Britain’s biggest motorcar manufacturer at the outbreak of World War One, Wolseley built Hispano-Suiza aero engines under licence during the hostilities before developing its own designs. Part of the Vickers Group, it did not want for funds and was able to unveil three new models of 10hp, 15hp and 20hp at the Olympia Motor Show during November 1919 (though, production proper did not begin for over a year). Benefiting from Wolseley’s aero engine expertise, the 10hp featured a sophisticated 1260cc four-cylinder OHC engine and three-speed transaxle. Beautifully made, the newcomer was – at £545 – also considerably more expensive than many of its rivals. Keen to boost sales, Wolseley’s managing director Arthur McCormack tasked Captain A.G. Miller with establishing a competition department in 1921 (Miller had enjoyed notably success the previous year with two 1914 Opel Grand Prix cars). Bodied as a single-seater in polished aluminium, Miller’s first Wolseley Ten racer rose to prominence in late 1921 when it set ten new (1.5-litre class) speed records at Brooklands including averaging 81.79mph for 500 miles! Christened `Moth’, the record breaker was said to be comparatively standard mechanically apart from a high-lift camshaft, alloy pistons and larger carburettor.
Suitably encouraged, Miller ordered a two-seater version to be built for the Junior Car Club’s highly prestigious annual 200-Mile Race at Brooklands. Finishing 8th-in-class at an average of 66.2mph in 1922, the two-seater performed even better the following year finishing 10th overall at an average of 76.25mph. Contesting other events aside from the one it had been constructed for, the `200-Mile’ car came 3rd in the 1922 Armistice Meeting and 2nd in the 1923 BARC August Meeting. The success of `Moth’ and the `200-Mile’ car even convinced future Bentley Boy Woolf Barnato to commission and campaign `Moth II’. Sadly, the link between Miller and Wolseley was severed when McCormack resigned at the end of 1923. Thereafter, the Miller Wolseleys faded into obscurity with none surviving to the present day.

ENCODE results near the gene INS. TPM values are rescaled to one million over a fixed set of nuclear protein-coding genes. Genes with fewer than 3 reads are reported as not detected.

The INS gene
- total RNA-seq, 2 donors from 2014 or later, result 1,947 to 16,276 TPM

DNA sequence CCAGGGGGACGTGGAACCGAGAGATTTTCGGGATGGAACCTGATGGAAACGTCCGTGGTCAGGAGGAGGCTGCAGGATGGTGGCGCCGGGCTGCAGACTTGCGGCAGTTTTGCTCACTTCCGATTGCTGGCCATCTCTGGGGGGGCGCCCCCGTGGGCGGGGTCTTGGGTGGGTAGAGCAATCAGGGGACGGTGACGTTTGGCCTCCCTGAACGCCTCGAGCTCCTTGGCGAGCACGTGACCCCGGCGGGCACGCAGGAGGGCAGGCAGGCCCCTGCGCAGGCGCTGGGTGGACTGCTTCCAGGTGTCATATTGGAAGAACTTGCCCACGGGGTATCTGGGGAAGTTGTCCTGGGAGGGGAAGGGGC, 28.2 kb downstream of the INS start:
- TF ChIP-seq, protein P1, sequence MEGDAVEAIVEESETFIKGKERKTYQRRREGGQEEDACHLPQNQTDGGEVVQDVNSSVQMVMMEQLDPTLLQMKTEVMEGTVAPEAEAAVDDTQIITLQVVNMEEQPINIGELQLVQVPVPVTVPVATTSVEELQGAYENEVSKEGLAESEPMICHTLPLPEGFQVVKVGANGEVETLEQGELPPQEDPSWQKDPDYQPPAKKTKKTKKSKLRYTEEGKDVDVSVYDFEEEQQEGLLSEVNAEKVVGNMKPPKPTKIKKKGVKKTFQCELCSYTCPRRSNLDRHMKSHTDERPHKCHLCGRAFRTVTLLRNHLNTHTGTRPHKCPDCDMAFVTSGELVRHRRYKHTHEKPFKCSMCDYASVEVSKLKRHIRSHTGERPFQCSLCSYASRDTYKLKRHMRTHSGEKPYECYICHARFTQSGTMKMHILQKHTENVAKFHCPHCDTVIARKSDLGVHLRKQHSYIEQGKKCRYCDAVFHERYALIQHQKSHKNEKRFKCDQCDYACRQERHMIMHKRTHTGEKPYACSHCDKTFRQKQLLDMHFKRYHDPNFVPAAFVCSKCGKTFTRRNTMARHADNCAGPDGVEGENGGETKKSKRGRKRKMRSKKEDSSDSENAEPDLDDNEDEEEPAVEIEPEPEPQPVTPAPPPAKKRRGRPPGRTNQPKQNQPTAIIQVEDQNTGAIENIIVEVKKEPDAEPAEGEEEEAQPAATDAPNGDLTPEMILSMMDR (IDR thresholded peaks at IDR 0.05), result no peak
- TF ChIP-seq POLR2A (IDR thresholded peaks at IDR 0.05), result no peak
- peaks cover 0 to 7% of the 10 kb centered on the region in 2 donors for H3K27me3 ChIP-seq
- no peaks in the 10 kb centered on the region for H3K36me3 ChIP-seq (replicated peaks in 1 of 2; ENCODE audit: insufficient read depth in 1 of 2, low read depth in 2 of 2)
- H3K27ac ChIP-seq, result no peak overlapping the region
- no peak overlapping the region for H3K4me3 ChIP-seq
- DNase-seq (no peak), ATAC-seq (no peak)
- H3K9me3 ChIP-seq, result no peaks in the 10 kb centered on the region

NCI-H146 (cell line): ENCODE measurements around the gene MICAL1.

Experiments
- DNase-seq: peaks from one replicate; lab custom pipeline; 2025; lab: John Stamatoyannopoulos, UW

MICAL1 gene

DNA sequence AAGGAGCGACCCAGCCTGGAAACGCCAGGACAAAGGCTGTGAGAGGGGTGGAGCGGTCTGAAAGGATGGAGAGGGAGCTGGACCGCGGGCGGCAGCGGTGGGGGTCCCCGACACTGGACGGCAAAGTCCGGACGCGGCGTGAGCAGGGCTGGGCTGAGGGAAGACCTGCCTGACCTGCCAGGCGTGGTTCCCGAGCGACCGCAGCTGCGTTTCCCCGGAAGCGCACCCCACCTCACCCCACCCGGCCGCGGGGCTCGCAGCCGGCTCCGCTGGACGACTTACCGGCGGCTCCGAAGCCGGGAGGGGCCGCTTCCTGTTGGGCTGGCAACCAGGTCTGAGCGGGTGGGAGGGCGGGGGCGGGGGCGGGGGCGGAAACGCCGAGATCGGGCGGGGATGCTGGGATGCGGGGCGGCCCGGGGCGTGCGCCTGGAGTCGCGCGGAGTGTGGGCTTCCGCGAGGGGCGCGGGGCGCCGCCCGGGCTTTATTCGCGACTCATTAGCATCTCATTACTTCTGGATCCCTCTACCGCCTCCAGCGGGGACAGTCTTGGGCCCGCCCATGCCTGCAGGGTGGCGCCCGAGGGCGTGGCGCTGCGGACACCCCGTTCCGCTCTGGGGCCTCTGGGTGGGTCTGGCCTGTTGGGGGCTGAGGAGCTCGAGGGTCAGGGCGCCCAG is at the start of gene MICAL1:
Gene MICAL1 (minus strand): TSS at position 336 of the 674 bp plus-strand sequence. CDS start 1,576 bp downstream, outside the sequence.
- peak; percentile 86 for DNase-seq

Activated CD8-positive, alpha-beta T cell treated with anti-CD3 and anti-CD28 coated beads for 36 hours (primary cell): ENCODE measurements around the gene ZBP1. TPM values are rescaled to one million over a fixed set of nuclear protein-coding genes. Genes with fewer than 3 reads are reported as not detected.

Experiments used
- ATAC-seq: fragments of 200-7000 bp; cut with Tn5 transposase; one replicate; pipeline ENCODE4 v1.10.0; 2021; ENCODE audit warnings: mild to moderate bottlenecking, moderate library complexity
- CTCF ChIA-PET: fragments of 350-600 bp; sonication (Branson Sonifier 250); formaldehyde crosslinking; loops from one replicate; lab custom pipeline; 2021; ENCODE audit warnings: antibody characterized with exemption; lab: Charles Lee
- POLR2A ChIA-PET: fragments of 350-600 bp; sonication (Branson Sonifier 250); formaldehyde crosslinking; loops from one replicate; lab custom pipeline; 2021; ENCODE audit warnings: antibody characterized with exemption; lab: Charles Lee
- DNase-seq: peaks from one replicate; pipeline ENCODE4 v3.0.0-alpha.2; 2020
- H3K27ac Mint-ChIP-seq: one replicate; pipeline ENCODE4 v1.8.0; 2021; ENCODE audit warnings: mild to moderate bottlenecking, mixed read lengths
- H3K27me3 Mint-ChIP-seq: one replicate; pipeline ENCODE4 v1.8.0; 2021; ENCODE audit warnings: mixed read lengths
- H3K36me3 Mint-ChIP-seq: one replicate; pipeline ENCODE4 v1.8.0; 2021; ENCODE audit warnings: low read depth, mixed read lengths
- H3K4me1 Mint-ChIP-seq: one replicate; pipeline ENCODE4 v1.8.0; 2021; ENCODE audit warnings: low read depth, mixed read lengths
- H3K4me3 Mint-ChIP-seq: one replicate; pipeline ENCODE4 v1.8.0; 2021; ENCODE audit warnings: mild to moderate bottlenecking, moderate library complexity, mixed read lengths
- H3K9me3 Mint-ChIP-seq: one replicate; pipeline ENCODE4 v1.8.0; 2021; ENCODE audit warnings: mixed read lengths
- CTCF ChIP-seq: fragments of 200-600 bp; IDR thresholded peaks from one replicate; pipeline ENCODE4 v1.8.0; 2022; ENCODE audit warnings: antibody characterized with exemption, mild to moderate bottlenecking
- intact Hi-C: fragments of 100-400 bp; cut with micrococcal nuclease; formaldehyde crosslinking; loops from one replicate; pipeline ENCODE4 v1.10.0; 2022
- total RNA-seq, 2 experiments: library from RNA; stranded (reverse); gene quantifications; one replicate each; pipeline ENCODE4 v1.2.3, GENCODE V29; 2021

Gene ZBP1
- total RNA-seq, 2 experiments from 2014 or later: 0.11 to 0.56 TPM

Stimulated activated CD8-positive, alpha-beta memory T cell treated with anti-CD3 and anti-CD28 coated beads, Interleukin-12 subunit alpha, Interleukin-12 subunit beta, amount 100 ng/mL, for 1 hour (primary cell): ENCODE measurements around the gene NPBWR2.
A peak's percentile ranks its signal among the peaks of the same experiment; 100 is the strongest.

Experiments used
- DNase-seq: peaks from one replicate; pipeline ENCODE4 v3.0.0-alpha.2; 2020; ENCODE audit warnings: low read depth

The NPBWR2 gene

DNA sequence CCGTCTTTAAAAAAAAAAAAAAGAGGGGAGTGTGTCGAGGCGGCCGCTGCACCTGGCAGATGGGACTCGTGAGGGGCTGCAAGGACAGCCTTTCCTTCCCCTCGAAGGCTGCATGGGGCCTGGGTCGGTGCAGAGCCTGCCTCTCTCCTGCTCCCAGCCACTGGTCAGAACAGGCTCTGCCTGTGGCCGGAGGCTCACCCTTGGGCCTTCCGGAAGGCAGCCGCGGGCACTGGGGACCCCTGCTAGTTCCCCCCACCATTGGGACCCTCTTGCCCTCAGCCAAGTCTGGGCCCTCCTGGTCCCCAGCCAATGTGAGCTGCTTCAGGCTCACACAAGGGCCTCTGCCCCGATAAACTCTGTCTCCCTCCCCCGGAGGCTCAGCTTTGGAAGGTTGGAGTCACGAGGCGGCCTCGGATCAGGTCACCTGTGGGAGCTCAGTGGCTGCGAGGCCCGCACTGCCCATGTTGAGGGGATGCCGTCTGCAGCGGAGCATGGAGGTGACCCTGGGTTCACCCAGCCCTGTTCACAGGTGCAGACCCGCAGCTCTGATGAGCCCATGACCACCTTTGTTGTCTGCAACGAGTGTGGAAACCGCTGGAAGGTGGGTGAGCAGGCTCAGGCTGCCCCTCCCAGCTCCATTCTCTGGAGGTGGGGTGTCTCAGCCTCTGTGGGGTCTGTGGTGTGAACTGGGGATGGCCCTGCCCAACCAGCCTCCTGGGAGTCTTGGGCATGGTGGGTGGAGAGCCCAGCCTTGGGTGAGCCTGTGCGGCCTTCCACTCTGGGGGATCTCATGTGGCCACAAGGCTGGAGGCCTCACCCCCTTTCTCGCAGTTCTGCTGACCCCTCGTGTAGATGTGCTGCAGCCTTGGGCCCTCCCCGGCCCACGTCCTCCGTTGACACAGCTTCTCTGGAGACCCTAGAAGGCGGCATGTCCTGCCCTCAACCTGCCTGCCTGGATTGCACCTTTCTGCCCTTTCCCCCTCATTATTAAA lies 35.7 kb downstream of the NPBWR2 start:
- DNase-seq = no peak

Inspired by enthusiast John End’s recreation of `Moth’, Colin Thomas set about making a faithful copy of the `200-Mile’ car in the early 1980s. Using an original 1921 Wolseley 111 Ten rolling chassis as the basis and ably assisted by John End, he tasked master craftsman Phil Kneller with reproducing the two-seater’s exquisite polished aluminium bodywork from period photographs. Non-standard parts were faithfully manufactured from drawings such as the high-lift camshaft, three-inch diameter outside exhaust pipe, extended oil filler neck to facilitate quick pitstops, and bespoke outside handbrake..
Debuting at the VSCC’s Prescott Meeting in August 1984, Thomas’s `200-Mile’ Evocation appeared in the Club’s Bulletin publication several times and, along with End’s recreated `Moth’, was the subject of an article by Bill Boddy in Motor Sport magazine. Acquired by Stephen Battye for his impressive Yorkshire Car Museum during 2003, the Wolseley was carefully stripped and reassembled after a period of dry storage. The engine and transaxle were overhauled (with the former receiving a new correct-specification carburettor). The steering and braking systems were inspected and a new bulkhead and dashboard fabricated. As well as appropriate Wolseley instrumentation, the cockpit received new Black leather upholstery. The leaf springs were rebound in glace cord and `Wolseley 1′ sign-written on the radiator cowl and nearside tail to better mimic Miller’s original.
Kept in warm surroundings for the last few years, the `200-Mile’ Evocation is wonderfully detailed and certainly rewards close inspection. Formerly used for sprints / hillclimbs, the Wolseley is offered for sale with a VSCC Buff Form (expired), V5C Registration Document and history file.